Two aspects really elevate Brides into a minor classic. The first is the set design, which makes excellent use of Bray Studios, transforming Down Place into nineteenth century Eastern Europe. Brides looks wholly authentic. The Baron’s castle is both ostentatious and gloomy, with its gorgeous gothic furniture, dark recesses and absence of humanity. Similarly, the windmill that features in the film’s climactic scenes gives every impression of hardly being used in years. Perhaps best of all is the inn where Marianne makes her first appearance. All chipped walls and rough wooden tables, it’s possible to get a real sense of contrast between the Transylvanian peasants’ lives with the castle’s richness. Also worthy of note is the cinematography. The camera might love its girls wearing nightdresses, but it enjoys roaming the castle’s quarters even more.
Brides features a fast-paced script that rattles through its fleeting 85 minutes. Jimmy Sangster, along with four other writers, was responsible for the screenplay, and belying the obvious ‘too many cooks’ analogy it sparkles with good-natured wit that blends seamlessly with the horror-themed main drag. Minor characters, such as Otto Lang (Henry Oscar), head of the Badstein Academy are made memorable thanks to idiosyncratic bits of dialogue. In Lang’s case, he treats both the Baron and Van Helsing with pompous disdain, before he finds out who they are and subsequently melts into gushing toadying.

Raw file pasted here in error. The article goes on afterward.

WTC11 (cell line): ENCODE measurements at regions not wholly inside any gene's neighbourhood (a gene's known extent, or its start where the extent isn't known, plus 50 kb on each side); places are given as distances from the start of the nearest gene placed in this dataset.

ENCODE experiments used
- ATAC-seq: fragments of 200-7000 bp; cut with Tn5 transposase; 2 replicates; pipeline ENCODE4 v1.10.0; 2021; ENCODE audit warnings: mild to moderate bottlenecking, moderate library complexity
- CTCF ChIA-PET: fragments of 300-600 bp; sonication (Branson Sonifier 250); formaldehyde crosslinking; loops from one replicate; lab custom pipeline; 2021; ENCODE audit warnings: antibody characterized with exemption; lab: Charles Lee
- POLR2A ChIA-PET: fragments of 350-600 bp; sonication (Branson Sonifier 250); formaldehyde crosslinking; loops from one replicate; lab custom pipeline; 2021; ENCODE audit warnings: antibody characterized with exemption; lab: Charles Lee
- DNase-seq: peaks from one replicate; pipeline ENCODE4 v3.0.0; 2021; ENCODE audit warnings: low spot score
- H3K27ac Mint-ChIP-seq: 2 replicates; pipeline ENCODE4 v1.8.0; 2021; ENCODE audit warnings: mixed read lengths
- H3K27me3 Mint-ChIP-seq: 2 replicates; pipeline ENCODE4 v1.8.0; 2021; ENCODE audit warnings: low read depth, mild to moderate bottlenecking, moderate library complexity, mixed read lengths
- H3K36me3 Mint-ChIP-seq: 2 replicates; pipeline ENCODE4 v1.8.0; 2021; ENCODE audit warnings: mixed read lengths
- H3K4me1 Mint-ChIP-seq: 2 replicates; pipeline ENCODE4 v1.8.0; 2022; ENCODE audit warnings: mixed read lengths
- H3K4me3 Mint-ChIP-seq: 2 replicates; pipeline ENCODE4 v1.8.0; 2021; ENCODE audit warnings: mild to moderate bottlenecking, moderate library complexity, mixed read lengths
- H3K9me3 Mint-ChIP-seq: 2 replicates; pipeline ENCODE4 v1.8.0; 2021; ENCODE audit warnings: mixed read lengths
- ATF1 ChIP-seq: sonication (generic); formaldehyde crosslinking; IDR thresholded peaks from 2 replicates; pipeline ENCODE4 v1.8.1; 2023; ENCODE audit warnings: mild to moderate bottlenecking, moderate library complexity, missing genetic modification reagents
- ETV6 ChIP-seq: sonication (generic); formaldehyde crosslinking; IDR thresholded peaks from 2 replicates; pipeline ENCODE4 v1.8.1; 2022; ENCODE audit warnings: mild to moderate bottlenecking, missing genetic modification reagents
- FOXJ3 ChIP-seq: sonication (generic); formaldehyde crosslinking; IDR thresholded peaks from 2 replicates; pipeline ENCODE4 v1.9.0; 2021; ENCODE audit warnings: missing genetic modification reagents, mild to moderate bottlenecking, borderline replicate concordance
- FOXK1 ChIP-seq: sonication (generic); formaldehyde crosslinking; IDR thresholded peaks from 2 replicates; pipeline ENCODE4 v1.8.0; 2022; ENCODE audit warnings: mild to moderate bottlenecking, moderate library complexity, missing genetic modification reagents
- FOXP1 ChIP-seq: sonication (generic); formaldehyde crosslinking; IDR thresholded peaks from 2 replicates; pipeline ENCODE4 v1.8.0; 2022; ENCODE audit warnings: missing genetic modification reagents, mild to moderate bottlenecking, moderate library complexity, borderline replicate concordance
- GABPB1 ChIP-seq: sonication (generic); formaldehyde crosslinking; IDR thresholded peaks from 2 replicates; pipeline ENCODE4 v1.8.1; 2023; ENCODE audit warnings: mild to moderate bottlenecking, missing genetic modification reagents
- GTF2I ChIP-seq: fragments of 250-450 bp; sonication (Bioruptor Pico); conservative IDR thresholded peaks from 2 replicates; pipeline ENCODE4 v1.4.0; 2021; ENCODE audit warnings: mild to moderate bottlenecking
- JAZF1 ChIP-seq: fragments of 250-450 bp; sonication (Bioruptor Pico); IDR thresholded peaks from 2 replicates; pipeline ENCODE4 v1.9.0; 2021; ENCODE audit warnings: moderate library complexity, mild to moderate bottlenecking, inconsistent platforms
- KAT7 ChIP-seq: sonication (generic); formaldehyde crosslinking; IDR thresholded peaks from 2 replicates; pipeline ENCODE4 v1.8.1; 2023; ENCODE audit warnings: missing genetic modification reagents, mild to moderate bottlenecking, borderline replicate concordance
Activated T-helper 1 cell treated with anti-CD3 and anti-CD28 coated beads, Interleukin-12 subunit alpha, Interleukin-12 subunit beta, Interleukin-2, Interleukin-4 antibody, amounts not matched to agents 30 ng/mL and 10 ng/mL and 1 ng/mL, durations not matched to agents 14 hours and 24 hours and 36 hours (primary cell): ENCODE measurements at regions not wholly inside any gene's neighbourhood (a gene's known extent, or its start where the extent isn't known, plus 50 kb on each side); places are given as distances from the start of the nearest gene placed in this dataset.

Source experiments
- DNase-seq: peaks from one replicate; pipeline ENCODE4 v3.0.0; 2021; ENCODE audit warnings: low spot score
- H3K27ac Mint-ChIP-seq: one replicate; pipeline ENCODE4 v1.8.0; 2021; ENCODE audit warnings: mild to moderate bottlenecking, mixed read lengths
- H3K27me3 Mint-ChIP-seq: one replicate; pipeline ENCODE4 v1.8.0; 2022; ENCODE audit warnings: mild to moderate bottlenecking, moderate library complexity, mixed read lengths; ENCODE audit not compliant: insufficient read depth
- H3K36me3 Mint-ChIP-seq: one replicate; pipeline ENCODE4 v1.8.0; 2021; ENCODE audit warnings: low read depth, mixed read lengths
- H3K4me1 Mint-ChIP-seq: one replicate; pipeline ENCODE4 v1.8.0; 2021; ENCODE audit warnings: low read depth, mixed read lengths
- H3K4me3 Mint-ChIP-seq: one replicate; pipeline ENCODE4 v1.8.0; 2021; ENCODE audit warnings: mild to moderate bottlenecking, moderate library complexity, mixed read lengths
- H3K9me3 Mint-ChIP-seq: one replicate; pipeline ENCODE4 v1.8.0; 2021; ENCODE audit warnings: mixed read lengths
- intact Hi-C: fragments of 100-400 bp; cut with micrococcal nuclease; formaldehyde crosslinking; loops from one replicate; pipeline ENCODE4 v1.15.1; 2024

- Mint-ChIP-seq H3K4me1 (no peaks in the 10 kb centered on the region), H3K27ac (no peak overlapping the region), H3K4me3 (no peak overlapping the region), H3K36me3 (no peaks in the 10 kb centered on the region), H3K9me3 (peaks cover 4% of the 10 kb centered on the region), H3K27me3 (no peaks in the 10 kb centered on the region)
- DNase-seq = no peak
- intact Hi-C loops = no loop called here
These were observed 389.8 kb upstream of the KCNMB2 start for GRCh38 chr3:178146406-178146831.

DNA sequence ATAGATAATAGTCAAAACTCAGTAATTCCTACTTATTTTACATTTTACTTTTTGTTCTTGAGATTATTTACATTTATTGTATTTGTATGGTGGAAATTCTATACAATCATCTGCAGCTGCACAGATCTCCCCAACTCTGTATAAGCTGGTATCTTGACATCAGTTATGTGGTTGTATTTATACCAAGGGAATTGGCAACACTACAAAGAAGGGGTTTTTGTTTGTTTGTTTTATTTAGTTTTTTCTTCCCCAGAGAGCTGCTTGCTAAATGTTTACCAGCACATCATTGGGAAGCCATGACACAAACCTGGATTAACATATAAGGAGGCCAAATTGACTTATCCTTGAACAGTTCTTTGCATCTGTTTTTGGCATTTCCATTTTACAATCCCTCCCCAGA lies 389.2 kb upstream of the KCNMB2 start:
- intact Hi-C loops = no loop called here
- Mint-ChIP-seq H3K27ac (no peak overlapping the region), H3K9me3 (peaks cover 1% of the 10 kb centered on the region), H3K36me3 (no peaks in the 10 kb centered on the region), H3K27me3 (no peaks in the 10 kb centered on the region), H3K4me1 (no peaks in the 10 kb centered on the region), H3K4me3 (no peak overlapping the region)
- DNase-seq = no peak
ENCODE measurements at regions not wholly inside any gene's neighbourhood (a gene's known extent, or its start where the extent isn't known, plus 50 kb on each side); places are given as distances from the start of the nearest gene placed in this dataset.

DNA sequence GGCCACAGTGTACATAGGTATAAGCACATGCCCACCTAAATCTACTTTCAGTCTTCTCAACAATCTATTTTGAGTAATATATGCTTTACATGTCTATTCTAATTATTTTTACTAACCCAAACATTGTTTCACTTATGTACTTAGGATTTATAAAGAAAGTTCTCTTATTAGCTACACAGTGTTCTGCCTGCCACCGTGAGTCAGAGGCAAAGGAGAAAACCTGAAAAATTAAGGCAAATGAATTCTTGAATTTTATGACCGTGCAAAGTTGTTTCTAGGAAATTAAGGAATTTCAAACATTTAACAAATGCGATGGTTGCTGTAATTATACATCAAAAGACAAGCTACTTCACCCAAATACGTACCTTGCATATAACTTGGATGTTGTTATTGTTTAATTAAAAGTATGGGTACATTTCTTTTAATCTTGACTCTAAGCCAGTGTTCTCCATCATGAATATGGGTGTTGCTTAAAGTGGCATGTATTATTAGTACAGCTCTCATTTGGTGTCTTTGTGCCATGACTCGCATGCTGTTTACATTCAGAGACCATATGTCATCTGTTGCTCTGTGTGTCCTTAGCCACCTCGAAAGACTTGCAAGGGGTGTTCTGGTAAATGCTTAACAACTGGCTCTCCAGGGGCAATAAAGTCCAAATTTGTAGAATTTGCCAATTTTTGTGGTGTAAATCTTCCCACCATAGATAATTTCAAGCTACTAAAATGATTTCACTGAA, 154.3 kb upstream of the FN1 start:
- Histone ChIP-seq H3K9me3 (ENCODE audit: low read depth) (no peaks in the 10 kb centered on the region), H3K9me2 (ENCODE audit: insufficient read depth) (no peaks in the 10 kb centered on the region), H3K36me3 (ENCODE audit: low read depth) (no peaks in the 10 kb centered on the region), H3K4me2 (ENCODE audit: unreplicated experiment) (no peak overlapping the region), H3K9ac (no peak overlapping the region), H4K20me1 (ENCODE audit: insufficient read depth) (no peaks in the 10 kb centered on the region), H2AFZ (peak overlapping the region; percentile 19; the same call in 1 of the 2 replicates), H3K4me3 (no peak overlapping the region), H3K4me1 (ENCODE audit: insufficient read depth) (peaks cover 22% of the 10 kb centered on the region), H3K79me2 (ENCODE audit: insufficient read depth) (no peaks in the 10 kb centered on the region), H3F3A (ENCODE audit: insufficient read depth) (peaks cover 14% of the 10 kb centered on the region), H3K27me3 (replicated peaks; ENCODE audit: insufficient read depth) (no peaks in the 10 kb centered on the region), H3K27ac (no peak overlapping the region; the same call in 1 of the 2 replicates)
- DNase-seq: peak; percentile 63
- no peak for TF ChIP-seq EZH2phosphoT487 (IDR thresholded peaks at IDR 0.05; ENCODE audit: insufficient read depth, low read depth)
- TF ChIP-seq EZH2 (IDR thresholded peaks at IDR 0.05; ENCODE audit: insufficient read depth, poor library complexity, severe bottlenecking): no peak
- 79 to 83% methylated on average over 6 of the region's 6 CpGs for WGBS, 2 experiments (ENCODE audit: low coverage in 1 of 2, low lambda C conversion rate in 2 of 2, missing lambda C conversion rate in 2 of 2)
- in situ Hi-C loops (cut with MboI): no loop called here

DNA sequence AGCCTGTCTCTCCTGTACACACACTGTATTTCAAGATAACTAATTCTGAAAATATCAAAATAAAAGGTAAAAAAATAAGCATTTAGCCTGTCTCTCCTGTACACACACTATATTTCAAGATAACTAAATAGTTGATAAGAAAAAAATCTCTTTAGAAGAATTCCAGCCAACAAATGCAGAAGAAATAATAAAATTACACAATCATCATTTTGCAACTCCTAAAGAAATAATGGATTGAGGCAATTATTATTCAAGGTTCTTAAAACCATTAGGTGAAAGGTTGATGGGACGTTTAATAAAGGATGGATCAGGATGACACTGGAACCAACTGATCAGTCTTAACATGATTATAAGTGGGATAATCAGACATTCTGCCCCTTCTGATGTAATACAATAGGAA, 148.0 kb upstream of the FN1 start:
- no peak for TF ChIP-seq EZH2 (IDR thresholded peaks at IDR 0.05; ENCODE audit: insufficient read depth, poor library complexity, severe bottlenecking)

All this helps to mask the weaknesses of the plot, in which Van Helsing is able to cow any opponent into undead terror simply by wielding a crucifix. We all know that vampires have a distaste for religious iconography, yet ‘Van’ himself appears to set far more faith in his own methods than those of God, who he nevertheless relies upon continuously to get him out of trouble. Ultimately, you get the impression that if, say, bananas held anti-vampire qualities, your man would happily carry several bunches in his medical bag, whether he believes in them or not. The crucifix’s power is also responsible for the movie’s climax, a monumental cop-out that feels altogether rushed. While we’re on the subject, the Baron turns into a bat pretty much at will – why doesn’t he just escape his chains in this way?
For all Brides’ minor faults, it’s still several leagues in quality ahead of Hammer’s run of the mill output, and a film into which a great deal of heart has been poured. I must add that the R1 restoration treatment is little short of first rate. Brides brushes up beautifully with its clean transfer and crisp mono sound. It makes me look forward to the rest of the set with some relish.